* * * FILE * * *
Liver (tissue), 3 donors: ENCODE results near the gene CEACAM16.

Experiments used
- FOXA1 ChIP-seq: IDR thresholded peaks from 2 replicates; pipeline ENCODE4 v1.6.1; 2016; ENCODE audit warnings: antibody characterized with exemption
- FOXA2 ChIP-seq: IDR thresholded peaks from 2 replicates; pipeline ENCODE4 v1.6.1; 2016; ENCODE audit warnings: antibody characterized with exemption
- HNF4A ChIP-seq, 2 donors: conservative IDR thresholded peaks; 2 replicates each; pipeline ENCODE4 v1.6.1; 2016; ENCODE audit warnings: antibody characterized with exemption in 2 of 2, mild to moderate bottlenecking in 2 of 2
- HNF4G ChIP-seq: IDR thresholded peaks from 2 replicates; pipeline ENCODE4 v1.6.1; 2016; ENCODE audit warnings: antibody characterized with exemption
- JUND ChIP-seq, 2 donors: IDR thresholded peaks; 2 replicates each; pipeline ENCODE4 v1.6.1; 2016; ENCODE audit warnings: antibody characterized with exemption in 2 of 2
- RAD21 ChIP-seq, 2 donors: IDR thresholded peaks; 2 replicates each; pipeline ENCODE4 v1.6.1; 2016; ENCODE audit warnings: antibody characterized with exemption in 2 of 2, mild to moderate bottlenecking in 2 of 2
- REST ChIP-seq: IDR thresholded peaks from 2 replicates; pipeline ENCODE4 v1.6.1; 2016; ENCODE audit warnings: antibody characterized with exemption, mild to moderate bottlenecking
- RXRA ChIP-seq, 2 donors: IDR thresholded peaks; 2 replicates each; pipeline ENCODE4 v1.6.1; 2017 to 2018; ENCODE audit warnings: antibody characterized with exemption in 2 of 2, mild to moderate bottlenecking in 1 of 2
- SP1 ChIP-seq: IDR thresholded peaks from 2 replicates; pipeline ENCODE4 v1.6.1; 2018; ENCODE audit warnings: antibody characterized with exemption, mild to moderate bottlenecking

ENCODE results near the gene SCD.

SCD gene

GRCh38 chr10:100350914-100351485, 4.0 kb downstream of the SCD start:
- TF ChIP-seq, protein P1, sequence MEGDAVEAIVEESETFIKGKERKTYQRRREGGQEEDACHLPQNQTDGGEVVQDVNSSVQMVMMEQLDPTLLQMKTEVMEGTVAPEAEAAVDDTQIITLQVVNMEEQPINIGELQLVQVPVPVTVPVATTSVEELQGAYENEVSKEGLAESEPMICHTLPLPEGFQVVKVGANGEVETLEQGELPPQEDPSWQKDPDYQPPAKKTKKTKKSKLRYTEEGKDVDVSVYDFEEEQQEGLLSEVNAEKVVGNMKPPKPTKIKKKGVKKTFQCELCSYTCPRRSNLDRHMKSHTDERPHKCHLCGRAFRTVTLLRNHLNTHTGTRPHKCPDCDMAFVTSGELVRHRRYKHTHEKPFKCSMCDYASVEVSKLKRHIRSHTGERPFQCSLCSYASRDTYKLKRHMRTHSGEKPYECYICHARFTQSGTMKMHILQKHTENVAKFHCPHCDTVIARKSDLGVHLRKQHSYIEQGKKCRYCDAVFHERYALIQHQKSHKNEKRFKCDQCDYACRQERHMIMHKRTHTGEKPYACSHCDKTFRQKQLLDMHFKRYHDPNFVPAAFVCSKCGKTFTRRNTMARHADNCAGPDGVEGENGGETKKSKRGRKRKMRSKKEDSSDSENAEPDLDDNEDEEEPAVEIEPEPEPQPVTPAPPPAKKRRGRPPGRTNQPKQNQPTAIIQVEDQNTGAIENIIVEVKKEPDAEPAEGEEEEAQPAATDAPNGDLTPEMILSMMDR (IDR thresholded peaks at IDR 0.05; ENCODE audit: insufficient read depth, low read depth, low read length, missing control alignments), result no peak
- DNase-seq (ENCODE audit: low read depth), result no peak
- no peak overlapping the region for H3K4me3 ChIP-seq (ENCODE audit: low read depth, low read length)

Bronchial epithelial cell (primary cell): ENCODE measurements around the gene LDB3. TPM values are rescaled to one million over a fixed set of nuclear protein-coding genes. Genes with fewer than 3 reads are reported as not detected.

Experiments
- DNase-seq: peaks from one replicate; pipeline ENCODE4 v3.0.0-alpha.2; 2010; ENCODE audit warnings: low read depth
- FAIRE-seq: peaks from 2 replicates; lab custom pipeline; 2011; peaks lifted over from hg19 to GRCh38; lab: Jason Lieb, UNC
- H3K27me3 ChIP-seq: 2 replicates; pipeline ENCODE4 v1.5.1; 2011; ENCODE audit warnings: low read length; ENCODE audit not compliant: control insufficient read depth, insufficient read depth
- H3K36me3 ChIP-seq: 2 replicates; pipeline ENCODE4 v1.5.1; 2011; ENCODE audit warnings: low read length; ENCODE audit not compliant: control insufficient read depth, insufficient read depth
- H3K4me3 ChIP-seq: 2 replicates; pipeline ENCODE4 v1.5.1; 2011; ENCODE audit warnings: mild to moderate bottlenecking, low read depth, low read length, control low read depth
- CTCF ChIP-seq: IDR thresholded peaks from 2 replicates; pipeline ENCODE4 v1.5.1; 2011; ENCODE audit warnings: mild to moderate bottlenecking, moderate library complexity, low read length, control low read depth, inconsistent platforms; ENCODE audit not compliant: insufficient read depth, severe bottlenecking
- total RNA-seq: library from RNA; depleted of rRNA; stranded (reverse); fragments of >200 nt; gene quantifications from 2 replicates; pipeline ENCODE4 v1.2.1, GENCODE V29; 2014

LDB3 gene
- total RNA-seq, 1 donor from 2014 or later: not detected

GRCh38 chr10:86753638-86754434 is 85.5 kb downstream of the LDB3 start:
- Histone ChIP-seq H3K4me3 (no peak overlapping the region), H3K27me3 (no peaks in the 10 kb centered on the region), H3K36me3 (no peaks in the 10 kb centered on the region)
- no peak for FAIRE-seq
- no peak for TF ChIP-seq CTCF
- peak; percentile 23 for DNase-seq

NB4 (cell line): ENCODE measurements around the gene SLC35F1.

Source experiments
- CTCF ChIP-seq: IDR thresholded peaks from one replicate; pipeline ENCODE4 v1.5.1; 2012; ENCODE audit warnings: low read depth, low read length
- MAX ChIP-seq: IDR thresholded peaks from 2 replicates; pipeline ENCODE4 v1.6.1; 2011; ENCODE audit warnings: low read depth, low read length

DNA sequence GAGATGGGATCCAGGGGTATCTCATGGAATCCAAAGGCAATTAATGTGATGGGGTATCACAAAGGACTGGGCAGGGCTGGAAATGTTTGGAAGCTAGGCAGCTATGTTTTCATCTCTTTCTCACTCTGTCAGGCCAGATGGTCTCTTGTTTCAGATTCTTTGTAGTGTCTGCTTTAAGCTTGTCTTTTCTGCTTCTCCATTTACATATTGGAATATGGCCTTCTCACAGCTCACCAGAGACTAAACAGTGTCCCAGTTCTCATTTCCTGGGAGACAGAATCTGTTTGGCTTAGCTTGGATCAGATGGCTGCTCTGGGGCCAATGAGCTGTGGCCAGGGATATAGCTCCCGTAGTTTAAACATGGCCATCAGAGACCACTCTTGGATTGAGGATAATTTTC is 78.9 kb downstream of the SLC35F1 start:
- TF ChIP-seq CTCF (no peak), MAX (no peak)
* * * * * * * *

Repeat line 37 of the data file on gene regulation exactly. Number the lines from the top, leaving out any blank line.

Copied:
- MAX ChIP-seq: IDR thresholded peaks from 2 replicates; pipeline ENCODE4 v1.6.1; 2011; ENCODE audit warnings: low read depth, low read length